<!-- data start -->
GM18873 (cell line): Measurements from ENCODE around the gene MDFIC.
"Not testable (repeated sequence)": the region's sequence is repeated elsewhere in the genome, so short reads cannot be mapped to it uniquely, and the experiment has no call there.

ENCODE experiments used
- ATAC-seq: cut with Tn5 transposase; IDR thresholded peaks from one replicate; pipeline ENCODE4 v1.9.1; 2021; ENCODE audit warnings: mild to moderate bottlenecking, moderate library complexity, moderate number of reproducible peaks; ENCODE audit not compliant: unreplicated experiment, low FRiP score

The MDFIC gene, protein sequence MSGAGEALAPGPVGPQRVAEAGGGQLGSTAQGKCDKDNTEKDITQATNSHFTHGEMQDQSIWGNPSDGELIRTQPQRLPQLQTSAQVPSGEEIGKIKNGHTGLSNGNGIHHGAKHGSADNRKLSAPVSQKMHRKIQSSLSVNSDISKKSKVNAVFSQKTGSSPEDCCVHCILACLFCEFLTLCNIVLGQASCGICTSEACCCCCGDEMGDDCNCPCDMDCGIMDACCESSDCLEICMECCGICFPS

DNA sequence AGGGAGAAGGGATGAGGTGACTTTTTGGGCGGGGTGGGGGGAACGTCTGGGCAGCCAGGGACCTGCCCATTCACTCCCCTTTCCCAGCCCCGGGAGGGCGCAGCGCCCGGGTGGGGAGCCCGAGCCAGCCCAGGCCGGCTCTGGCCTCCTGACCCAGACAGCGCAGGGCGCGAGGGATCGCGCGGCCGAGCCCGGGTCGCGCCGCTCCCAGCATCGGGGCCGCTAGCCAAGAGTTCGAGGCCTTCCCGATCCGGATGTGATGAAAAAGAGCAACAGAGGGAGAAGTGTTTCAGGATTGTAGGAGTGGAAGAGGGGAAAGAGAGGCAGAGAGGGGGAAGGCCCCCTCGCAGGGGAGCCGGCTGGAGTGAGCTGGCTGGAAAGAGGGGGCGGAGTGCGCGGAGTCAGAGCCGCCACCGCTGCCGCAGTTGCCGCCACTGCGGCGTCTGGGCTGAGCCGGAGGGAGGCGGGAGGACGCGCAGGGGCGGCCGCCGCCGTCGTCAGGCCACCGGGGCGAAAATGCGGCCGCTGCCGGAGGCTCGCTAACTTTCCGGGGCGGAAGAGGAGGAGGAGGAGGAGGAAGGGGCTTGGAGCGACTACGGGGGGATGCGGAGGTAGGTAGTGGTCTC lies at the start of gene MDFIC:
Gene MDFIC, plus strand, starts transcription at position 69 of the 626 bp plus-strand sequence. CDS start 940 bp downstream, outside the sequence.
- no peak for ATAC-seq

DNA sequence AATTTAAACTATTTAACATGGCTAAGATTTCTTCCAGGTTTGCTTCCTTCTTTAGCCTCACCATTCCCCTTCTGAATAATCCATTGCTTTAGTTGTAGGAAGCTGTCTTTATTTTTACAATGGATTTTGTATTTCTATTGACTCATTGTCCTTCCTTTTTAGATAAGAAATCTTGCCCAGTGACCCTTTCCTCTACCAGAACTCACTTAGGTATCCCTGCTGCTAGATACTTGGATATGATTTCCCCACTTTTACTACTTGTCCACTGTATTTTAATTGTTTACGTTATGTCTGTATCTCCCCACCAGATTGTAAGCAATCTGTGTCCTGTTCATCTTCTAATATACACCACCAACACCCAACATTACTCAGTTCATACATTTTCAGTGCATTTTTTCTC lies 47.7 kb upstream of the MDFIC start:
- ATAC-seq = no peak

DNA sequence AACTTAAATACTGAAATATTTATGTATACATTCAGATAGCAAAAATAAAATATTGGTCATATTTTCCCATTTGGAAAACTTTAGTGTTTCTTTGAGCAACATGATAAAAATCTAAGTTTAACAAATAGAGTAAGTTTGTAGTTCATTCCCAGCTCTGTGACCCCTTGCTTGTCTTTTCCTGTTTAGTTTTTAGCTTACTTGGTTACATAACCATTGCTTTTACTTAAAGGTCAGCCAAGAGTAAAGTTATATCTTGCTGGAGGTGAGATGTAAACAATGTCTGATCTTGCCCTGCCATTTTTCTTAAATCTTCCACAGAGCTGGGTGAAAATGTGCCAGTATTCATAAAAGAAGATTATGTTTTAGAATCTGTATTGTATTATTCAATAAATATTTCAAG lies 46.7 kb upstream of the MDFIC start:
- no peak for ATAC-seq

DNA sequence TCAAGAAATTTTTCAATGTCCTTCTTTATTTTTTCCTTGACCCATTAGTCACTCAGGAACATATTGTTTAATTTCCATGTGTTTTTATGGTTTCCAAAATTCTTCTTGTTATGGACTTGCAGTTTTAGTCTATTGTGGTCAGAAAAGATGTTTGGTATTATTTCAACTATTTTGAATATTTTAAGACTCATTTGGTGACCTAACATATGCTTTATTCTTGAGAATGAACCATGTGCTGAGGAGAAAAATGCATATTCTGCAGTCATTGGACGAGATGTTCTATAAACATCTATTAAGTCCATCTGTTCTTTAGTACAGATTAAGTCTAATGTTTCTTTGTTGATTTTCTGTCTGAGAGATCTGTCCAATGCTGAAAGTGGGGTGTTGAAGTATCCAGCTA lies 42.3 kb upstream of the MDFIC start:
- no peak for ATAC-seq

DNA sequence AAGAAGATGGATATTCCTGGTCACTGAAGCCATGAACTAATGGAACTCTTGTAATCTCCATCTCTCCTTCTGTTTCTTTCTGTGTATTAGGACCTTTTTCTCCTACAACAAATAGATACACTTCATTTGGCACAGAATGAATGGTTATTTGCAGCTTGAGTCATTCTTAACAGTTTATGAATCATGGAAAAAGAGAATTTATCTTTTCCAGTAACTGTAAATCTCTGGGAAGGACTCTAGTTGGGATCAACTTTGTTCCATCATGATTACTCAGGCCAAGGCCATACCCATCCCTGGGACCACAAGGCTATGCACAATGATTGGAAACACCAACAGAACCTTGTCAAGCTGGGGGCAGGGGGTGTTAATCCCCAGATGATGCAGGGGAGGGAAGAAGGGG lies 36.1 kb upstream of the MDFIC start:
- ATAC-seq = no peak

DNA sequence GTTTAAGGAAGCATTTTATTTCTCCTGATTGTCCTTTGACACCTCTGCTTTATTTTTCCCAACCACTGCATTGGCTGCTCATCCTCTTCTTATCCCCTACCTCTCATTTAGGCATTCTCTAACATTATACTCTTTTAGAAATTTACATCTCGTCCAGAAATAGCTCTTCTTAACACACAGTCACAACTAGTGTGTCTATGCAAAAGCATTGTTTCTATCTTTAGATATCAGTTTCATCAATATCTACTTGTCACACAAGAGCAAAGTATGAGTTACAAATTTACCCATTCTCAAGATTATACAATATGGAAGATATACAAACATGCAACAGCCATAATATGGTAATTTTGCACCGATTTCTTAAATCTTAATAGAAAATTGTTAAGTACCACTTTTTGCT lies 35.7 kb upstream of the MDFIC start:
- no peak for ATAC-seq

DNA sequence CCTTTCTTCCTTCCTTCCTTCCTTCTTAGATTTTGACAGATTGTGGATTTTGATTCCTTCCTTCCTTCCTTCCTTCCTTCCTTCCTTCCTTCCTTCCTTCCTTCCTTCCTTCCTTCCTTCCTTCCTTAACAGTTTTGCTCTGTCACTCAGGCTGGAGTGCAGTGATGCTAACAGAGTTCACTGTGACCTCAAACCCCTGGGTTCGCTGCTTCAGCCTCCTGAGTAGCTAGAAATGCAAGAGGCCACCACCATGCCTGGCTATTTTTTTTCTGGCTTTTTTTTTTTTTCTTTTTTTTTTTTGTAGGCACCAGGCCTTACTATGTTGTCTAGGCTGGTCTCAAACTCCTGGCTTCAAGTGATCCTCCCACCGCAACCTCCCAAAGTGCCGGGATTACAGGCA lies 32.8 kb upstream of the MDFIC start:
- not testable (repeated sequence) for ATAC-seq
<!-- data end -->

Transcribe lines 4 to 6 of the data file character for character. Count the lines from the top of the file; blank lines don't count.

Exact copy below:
- ATAC-seq: cut with Tn5 transposase; IDR thresholded peaks from one replicate; pipeline ENCODE4 v1.9.1; 2021; ENCODE audit warnings: mild to moderate bottlenecking, moderate library complexity, moderate number of reproducible peaks; ENCODE audit not compliant: unreplicated experiment, low FRiP score

The MDFIC gene, protein sequence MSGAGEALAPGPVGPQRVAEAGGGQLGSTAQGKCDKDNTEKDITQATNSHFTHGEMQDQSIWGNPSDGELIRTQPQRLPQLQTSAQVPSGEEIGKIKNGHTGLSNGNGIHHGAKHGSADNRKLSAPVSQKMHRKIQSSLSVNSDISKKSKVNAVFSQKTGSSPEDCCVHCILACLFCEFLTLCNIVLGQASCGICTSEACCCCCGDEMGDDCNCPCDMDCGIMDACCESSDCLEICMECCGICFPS

DNA sequence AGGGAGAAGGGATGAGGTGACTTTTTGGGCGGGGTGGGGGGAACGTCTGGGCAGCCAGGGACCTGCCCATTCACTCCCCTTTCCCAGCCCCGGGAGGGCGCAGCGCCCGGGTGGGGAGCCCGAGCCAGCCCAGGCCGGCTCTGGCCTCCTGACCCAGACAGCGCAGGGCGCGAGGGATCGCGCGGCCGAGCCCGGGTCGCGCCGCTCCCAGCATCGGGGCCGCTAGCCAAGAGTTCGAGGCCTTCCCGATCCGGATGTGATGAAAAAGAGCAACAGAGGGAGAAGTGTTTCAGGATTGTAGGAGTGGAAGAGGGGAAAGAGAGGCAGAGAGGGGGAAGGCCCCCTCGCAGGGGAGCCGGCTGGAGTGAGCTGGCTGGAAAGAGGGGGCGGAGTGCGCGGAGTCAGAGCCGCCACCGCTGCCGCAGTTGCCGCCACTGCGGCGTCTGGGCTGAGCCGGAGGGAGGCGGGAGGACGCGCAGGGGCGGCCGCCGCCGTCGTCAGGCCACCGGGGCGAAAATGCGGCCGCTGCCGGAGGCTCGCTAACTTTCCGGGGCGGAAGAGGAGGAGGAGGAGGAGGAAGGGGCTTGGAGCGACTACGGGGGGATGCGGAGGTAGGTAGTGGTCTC lies at the start of gene MDFIC: